Will Scotland Referendum Out Of The UK?

Scotland Seeks Second Referendum Amid Brexit Doubts

Scottish Bagpiper at Glen Coe, Scotland - Diliff

The Scottish government announced today (13 March) a new independence vote, pre-empting this week’s expected start of the Brexit process. Nicola Sturgeon will seek the power to call a new referendum on whether Scotland should follow the UK out of the EU or form its own country.

Prime Minister Theresa May could announce as early as tomorrow (14 March) that she is triggering the Article 50 process of withdrawing from the European Union, putting Britain on course to leave by March 2019 after four decades of membership.

Scottish First Minister Nicola Sturgeon has long warned that largely pro-European Scotland would not accept a damaging break with the EU and today (13 March) she made good on her threat.

“I will now take the steps necessary to make sure that Scotland will have a choice at the end of this process,” she said at a hastily convened press conference in Edinburgh.

European Commission President Jean-Claude Juncker held out a lifeline that a post-Brexit Britain might one day want to rejoin the EU, at the close of a two-day European summit where, for once, it was the Polish not the British who were in a minority of one.

This would be “a choice of whether to follow the UK to a hard Brexit or to become an independent country, able to secure a real partnership of equals with the rest of the UK and our own relationship with Europe”, she said.

The Scottish National Party (SNP) leader said she would next week begin seeking authority for a vote between autumn 2018 and early 2019, before Britain leaves the EU.

May’s government has repeatedly made clear it does not believe there should be another vote after a first Scottish referendum in 2014 in which a majority voted against independence, and she has the power to block Sturgeon’s request.

“Another referendum would be divisive and cause huge economic uncertainty at the worst possible time,” a Downing Street spokesman said.

But rejecting Sturgeon’s request would likely only energise the Scottish nationalists’ cause and is a major headache for May as she enters Brexit negotiations with the other 27 EU member states.

Sturgeon’s announcement came just hours before legislation empowering May to trigger Article 50 of the EU’s Lisbon Treaty returns to parliament for its final stages.

After heated debate and a delay in the upper House of Lords, the bill could win final approval by both houses by this evening.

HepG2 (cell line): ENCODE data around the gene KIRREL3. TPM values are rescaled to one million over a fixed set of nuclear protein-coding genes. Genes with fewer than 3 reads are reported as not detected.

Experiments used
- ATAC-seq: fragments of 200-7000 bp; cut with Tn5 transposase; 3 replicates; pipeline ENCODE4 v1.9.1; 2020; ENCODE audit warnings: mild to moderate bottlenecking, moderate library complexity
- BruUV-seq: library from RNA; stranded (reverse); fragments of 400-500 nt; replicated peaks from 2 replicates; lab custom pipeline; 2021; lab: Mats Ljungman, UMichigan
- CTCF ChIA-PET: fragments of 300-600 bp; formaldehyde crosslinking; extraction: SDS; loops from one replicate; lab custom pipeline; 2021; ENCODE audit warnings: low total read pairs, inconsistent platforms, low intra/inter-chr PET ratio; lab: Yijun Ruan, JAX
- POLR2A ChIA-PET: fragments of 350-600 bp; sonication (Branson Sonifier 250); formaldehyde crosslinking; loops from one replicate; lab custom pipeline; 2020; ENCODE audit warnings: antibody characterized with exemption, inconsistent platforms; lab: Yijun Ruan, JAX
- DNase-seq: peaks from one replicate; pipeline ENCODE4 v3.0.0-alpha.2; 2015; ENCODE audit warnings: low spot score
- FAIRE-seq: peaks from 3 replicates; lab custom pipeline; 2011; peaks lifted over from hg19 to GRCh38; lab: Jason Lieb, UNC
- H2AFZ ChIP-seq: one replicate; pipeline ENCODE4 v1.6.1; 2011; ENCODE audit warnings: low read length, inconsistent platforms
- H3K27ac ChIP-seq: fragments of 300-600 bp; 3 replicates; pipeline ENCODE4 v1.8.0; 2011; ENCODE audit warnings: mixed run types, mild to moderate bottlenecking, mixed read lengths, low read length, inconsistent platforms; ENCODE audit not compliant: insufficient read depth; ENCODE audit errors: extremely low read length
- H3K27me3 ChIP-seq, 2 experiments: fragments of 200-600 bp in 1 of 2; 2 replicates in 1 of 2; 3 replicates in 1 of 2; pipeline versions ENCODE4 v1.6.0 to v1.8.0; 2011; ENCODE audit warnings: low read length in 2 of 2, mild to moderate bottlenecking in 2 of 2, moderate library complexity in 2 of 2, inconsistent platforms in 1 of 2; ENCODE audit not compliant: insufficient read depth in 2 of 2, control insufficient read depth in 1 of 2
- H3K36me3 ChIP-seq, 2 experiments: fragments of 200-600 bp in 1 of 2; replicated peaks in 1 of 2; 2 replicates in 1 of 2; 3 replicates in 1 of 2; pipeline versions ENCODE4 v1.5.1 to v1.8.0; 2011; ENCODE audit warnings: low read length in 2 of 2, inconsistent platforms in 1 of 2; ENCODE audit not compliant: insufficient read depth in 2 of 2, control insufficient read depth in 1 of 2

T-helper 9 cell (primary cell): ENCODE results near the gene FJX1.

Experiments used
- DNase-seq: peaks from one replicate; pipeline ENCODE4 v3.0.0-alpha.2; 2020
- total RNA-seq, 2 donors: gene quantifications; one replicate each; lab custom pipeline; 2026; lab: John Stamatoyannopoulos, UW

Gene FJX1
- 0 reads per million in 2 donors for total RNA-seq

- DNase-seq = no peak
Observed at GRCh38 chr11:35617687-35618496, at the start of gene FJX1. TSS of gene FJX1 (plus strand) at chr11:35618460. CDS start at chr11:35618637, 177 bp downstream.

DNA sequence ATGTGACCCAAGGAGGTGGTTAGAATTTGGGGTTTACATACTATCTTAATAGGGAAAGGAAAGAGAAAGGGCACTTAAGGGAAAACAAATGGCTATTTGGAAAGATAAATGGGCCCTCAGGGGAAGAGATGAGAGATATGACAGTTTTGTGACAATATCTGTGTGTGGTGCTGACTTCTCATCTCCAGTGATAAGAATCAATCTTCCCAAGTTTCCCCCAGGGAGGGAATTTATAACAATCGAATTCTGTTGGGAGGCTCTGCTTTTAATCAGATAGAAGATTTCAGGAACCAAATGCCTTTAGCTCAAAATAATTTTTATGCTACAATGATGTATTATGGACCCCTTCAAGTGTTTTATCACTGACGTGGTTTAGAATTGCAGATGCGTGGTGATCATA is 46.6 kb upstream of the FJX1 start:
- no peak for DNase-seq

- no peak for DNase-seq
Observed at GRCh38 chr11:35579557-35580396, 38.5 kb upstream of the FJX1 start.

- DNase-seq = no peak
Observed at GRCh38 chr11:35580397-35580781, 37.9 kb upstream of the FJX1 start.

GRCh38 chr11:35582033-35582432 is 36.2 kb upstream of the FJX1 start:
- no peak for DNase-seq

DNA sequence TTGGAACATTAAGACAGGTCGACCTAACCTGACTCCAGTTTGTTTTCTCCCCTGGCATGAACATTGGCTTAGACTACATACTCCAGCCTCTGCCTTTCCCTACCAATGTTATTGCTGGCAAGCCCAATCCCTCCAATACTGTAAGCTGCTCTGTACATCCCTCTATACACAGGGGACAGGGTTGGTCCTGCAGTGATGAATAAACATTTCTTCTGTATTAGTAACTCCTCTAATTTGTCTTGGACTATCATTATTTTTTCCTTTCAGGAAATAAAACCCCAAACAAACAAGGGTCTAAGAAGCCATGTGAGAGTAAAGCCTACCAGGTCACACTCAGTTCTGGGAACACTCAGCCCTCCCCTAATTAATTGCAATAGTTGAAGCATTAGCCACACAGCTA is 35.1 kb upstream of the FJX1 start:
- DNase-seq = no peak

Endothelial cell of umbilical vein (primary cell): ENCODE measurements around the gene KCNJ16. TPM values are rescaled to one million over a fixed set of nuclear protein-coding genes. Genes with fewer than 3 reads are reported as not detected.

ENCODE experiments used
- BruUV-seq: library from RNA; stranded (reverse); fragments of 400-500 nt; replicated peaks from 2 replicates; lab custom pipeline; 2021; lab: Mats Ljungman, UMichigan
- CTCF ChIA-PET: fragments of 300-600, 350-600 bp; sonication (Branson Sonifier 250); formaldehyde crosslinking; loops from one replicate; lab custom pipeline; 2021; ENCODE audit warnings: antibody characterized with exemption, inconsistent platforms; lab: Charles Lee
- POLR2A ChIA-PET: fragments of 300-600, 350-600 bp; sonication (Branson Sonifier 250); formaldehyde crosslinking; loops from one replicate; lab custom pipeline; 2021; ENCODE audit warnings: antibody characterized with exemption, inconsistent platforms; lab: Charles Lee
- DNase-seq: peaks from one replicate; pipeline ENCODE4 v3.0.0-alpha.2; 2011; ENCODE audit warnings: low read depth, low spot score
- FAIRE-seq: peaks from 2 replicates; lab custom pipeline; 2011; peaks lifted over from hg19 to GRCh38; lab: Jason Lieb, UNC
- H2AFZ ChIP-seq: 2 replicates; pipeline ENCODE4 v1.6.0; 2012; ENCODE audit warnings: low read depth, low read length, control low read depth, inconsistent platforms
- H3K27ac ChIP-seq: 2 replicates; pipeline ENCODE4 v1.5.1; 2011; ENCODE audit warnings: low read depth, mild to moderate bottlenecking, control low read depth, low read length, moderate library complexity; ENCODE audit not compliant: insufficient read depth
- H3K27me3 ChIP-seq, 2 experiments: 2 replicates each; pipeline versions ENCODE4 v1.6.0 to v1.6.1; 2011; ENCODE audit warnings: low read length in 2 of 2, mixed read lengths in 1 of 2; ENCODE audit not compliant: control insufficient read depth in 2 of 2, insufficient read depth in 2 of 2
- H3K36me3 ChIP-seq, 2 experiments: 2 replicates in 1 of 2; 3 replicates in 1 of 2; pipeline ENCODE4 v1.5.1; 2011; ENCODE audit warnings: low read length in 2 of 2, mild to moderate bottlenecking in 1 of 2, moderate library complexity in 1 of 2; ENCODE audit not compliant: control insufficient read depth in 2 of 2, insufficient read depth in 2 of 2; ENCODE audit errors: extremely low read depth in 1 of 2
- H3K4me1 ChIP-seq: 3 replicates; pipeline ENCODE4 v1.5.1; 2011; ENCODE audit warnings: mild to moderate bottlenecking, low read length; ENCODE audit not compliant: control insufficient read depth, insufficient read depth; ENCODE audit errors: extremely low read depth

It could be signed into law by Queen Elizabeth II as early as Tuesday, leaving May’s path clear to begin Brexit whenever she wants.

After heated debate and a delay in the upper House of Lords, the bill could win final approval by both Houses by Monday (13 March.)

Brazil v Scotland 22 (5575218615)

‘Firmly on track’

May has promised to trigger Article 50 by the end of March, a timetable her spokesman said today the government was “firmly on track to achieve”.

At a summit in Brussels last week, the prime minister said: “Our European partners have made clear to me that they want to get on with the negotiations, and so do I.”

Once May has notified the EU of her decision by letter, the other 27 EU leaders will take just 48 hours to issue their first draft proposal for the negotiations.

But talks are not expected to begin for months as both sides finalise strategies for two years of mammoth negotiations.

EU leaders have planned a follow-up meeting on April 6, “provided that the prime minister moves Article 50, I think by March 15th”, Irish PM Enda Kenny said.

Article 50 provides only two years for Britain to unravel four decades of membership and forged new trade ties when it leaves the single European market.

EU leaders are determined that Brexit will not undermine the unity of the bloc, and that the final terms do not encourage other member states to follow Britain and jump ship.

Britain’s opposition Labour Party is braced for May to trigger Article 50 on Wednesday or Thursday (15 or 16 March) but Sturgeon said she had no idea when it would happen, proof, she said, that Scotland was being sidelined.

A BMG survey for Scottish newspaper The Herald found that 56% were opposed to a new independence referendum before Brexit, and 52% said they were against Scotland seceding from the UK.

Of all the consequences of the Brexit vote, the fate of the Shetland Islands in the North Atlantic and their oil fields and fisheries may not top the list for negotiators in Westminster and Brussels. But it soon might.

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